Ropes & Gray Leaders on ‘Unusual’ Turnover

This year, Ropes & Gray has seen some “unusual” turnover — as its managing partner recently put it in an interview — especially for a firm that operates in the upper echelon of corporate legal services.

But firm leaders say the number of exits don’t tell the whole story.

“Many who have left — we haven’t necessarily prevented them from moving, to say it as politely as I can,” said David Chapin, a corporate lawyer who manages the firm’s business from its hometown of Boston. “Some we wish have stayed. We remain fully committed to our strategy in London and elsewhere.”

To back up for a minute, some Big Law Business readers have pointed out a number of exits from Ropes & Gray in recent days, which is unusual, as Chapin points out, given it is ranked as the No. 33 most profitable U.S. law firm this year, averaging more than $2 million profits per partner.

Typically, the most profitable firms aren’t susceptible to a high degree of partner exits.

In recent days, competitor firms such as Kirkland & Ellis, Gibson Dunn & Crutcher and Dechert, have hired senior partners, in London, Hong Kong, Chicago and Boston, shaking loose some assets that the firm was not ready to part ways with.

Among those leaving firm-wide were a Chicago managing partner, a co-chair of its global anti-corruption and international risk practice, and a series of corporate M&A and finance partners in London.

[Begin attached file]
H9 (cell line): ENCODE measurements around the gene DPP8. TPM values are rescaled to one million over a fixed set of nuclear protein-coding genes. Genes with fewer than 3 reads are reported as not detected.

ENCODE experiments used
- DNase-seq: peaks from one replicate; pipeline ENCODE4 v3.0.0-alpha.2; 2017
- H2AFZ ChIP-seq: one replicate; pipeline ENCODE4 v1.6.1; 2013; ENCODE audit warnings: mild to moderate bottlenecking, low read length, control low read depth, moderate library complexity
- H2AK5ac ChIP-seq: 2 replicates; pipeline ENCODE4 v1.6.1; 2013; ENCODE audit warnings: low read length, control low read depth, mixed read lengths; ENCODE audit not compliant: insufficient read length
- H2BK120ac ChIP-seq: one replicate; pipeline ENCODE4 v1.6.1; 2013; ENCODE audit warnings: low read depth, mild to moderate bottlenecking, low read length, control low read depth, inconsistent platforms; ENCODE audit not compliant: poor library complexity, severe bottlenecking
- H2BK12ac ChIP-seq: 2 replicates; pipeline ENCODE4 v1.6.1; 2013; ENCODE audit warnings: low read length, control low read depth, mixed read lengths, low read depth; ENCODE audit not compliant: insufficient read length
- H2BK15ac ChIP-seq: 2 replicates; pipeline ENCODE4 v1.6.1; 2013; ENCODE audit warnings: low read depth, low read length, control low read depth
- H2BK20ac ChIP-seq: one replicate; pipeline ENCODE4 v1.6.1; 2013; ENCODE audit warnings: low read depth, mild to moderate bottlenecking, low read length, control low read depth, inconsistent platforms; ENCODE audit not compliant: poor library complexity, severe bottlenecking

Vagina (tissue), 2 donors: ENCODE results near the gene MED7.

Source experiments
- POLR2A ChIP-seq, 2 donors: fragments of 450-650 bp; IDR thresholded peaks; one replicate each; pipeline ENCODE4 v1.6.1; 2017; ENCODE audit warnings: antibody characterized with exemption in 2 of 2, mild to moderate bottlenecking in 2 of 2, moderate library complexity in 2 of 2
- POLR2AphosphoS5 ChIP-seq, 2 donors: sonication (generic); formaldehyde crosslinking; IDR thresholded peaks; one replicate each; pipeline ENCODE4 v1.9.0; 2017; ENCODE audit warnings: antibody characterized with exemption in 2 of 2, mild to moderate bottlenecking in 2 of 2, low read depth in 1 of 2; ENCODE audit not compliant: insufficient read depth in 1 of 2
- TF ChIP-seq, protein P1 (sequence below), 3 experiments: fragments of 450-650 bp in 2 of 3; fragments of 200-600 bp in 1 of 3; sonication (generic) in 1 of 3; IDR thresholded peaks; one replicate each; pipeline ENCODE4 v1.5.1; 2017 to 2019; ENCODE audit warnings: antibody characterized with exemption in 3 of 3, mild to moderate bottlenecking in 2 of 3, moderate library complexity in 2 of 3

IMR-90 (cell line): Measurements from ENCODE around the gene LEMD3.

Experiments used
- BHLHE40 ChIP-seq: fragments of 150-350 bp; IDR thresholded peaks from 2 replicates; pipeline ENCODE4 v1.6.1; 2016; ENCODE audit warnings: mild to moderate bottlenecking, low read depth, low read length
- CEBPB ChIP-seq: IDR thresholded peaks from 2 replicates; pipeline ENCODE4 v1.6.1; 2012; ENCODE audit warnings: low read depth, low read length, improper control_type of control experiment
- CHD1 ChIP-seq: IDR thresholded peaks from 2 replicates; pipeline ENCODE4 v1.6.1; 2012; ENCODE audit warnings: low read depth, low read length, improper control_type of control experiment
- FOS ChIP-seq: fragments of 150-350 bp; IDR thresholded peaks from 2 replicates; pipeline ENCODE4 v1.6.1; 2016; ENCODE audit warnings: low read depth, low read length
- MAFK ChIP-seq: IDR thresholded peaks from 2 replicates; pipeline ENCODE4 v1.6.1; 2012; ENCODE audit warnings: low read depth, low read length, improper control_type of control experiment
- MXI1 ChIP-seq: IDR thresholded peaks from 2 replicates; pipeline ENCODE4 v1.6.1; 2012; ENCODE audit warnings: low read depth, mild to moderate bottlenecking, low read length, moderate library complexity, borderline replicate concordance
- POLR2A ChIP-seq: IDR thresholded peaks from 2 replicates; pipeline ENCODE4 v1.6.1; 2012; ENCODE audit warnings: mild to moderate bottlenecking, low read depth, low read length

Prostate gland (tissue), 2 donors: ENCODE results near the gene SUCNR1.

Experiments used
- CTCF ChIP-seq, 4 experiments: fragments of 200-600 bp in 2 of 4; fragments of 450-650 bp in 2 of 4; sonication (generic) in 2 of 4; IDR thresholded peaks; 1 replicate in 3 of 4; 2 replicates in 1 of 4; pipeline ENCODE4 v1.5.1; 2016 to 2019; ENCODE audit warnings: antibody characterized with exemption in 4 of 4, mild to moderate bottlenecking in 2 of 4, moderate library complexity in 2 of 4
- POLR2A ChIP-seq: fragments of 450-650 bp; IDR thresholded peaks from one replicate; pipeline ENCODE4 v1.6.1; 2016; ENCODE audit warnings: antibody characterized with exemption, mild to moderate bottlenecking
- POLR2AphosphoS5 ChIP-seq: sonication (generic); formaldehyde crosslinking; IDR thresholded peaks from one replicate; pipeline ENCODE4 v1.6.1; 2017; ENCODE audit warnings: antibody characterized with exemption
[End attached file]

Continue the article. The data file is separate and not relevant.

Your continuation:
“There were some partners we didn’t expect who decided to move on,” said Mike Goetz, managing partner of Ropes & Gray’s London office, in a recent interview.

Here at Big Law Business, we thought the developments warranted a check-in with firm leadership. Ropes & Gray provided both Chapin and Goetz to address the recent exits and the overall direction of the firm — both on a local and firm-wide level.

In an interview, both stressed that context of the turnover is key. Below is a full interview with Goetz and Chapin, which has been edited for brevity and clarity.

 

 

Big Law Business: Ropes & Gray has been seeing a number of exits lately. What’s going on?

Chapin: Let me give a little perspective from a firm-wide perspective. There have been — which is unusual for us — recent departures from Ropes & Gray that should be put in context with respect to overall growth of the firm over the past 10 years.

[The firm] is larger than it was eight years ago. AmLaw peer firms have barely grown at all. We have been the net beneficiary of partner movement by hiring over 120 lateral partners over that time period. Our number of partners is up about 11 percent [over the eight years]. If you look at AmLaw partner ranks, they have grown around one percent. We have been growing quite a bit faster than the peer group of firms we look at. In terms of total lawyers, we have grown more than 55 percent around the world and AmLaw firms have grown less than four percent. We have grown on a rapid growth curve. You can imagine, as people settle in, there will be people who find it is not for him or her and they move on.